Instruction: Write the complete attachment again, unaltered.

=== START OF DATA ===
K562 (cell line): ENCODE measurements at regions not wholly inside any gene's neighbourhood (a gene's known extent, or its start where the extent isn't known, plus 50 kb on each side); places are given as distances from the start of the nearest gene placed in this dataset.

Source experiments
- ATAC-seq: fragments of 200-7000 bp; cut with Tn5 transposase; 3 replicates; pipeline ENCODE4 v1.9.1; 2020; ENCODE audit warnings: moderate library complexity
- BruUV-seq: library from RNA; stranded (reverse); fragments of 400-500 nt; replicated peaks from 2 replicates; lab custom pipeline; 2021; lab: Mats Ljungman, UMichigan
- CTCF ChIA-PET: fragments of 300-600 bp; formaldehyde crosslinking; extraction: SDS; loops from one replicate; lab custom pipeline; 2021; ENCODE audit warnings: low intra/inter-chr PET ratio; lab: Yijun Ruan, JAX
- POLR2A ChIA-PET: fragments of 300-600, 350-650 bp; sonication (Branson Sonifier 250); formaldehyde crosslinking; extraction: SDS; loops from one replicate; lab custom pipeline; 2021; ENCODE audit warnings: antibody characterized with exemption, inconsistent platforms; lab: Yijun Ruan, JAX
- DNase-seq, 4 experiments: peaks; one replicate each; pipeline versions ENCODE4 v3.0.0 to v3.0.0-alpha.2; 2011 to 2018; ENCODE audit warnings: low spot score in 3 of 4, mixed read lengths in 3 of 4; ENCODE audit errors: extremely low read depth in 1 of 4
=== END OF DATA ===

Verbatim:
K562 (cell line): ENCODE measurements at regions not wholly inside any gene's neighbourhood (a gene's known extent, or its start where the extent isn't known, plus 50 kb on each side); places are given as distances from the start of the nearest gene placed in this dataset.

Source experiments
- ATAC-seq: fragments of 200-7000 bp; cut with Tn5 transposase; 3 replicates; pipeline ENCODE4 v1.9.1; 2020; ENCODE audit warnings: moderate library complexity
- BruUV-seq: library from RNA; stranded (reverse); fragments of 400-500 nt; replicated peaks from 2 replicates; lab custom pipeline; 2021; lab: Mats Ljungman, UMichigan
- CTCF ChIA-PET: fragments of 300-600 bp; formaldehyde crosslinking; extraction: SDS; loops from one replicate; lab custom pipeline; 2021; ENCODE audit warnings: low intra/inter-chr PET ratio; lab: Yijun Ruan, JAX
- POLR2A ChIA-PET: fragments of 300-600, 350-650 bp; sonication (Branson Sonifier 250); formaldehyde crosslinking; extraction: SDS; loops from one replicate; lab custom pipeline; 2021; ENCODE audit warnings: antibody characterized with exemption, inconsistent platforms; lab: Yijun Ruan, JAX
- DNase-seq, 4 experiments: peaks; one replicate each; pipeline versions ENCODE4 v3.0.0 to v3.0.0-alpha.2; 2011 to 2018; ENCODE audit warnings: low spot score in 3 of 4, mixed read lengths in 3 of 4; ENCODE audit errors: extremely low read depth in 1 of 4